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While a recent study has found that electronic cigarettes (e-cigarettes) pose less of a health risk than conventional cigarettes, the World Health Organization (WHO) has called for a ban on indoor use and stronger regulation.
While a recent study has found that electronic cigarettes (e-cigarettes) pose less of a health risk than conventional cigarettes, the World Health Organization (WHO) has called for a ban on indoor use and stronger regulation, citing nicotine as a danger.
The WHO is also calling for restrictions on advertising, promotion and sponsorship, noting that teens are increasingly targeted and that teen use is on the rise.
It echoes concerns expressed August 25 by the Centers for Disease Control (CDC), which said its study found that youths who reported exposure to tobacco ads had higher rates of intention to smoke than those who weren’t exposed to such ads.
The CDC study results, published in the journal Nicotine and Tobacco Research, found that 25% of youths who had never smoked a conventional cigarette had used an e-cigarette in 2013.
“We are very concerned about nicotine use among our youth, regardless of whether it comes from conventional cigarettes, e-cigarettes or other tobacco products. Not only is nicotine highly addictive, it can harm adolescent brain development,” said Tim McAfee, MD, MPH, director of the CDC’s Office on Smoking and Health.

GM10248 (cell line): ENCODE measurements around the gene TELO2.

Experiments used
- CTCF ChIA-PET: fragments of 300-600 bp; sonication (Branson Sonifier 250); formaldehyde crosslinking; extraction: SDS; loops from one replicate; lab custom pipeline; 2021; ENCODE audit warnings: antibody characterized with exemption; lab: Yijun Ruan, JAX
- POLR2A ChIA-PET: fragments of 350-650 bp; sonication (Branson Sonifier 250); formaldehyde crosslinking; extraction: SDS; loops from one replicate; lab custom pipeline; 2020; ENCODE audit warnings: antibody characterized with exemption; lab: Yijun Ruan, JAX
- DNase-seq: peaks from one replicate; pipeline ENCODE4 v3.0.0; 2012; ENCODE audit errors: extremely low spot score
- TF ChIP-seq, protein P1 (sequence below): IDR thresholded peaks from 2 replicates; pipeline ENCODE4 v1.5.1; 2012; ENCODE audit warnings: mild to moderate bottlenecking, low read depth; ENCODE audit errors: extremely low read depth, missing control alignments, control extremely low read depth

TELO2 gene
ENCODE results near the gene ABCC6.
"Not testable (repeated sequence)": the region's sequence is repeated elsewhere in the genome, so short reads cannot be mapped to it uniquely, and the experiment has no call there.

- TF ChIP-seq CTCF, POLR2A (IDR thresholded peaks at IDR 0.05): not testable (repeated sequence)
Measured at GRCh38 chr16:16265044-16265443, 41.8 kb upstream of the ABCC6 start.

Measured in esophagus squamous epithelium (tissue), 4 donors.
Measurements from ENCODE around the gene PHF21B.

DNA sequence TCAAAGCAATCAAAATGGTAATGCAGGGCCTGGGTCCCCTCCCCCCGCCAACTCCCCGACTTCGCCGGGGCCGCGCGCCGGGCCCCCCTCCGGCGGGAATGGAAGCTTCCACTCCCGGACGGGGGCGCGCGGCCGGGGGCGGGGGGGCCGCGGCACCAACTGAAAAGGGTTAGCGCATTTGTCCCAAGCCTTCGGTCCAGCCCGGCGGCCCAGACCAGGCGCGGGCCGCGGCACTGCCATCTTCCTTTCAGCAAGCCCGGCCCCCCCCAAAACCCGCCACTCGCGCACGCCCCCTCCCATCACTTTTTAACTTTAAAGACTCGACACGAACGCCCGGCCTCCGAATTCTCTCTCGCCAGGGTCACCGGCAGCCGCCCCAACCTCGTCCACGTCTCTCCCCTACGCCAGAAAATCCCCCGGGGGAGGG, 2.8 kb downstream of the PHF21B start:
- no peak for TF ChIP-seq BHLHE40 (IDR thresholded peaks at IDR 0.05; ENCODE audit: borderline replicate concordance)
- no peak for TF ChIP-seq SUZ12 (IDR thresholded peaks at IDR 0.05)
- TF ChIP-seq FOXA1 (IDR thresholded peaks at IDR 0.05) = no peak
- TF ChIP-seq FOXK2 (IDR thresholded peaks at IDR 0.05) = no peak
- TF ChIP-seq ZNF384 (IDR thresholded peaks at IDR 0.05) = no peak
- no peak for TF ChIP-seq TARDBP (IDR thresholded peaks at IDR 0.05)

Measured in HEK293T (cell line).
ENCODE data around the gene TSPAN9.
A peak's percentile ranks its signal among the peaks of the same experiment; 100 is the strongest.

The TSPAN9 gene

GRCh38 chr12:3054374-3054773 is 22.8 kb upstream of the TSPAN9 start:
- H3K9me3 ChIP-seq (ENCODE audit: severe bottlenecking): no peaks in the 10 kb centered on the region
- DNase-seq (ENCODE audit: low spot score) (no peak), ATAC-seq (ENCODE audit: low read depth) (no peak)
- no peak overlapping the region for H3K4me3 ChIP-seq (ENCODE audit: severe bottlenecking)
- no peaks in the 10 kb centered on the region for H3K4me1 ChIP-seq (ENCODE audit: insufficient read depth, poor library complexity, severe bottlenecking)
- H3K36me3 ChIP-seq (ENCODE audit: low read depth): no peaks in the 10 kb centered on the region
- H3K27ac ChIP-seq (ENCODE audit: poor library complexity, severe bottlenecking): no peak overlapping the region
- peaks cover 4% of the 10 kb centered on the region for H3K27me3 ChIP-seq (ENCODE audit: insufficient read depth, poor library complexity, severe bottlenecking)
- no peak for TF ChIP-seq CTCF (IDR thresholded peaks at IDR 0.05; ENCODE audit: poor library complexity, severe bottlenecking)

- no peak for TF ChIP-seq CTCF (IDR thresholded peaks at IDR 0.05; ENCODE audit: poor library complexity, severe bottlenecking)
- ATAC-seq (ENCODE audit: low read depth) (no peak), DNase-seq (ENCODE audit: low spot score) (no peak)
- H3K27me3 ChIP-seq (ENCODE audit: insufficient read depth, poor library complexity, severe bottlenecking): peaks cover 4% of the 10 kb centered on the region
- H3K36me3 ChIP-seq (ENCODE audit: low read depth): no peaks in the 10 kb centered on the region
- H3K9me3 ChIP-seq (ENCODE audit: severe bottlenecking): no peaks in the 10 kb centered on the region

Noting that nicotine is highly addictive and that three of every four teen smokers go on to become adult smokers, the CDC said there is evidence that nicotine can have adverse effects on adolescent brain development.
According to the WHO, while nicotine is not a carcinogen, it can function as a “tumor promoter” and have adverse effects during pregnancy. It may also contribute to cardiovascular disease, and is involved in fundamental aspects of the biology of malignant diseases, as well as of neurodegeneration.
While the WHO and CDC focused on the dangers of nicotine, a recent study by the Journal of Environmental Science, Processes and Impacts analyzed the particles generated by e-cigarettes and normal cigarettes and quantified exposure to chemical agents and emission rates.
Results show that, while e-cigarettes contain almost no cancer-causing organic hydrocarbons, they do contain chromium, a metal not found in traditional cigarettes, and four times as much nickel as in conventional cigarettes.
Researchers noted that the source of the metals is likely the e-cigarette device or other indoor sources rather than the liquid. They recommend implementing quality controls on the manufacture of e-cigarettes to minimize the emission of metals from e-cigarette devices and improve their safety and associated health effects.
The study also found that e-cigarettes emitted almost no detectable polycyclic aromatic hydrocarbons (PAHs), which are known to cause cancer, while normal cigarettes emitted 10 times that level. The study doesn’t take into account the health risks associated with nicotine, the addictive component of tobacco present in both conventional and e-cigarettes.
At least 13 states have enacted regulations prohibiting or restricting the use of e-cigarettes, according to the American Nonsmokers’ Rights Foundation.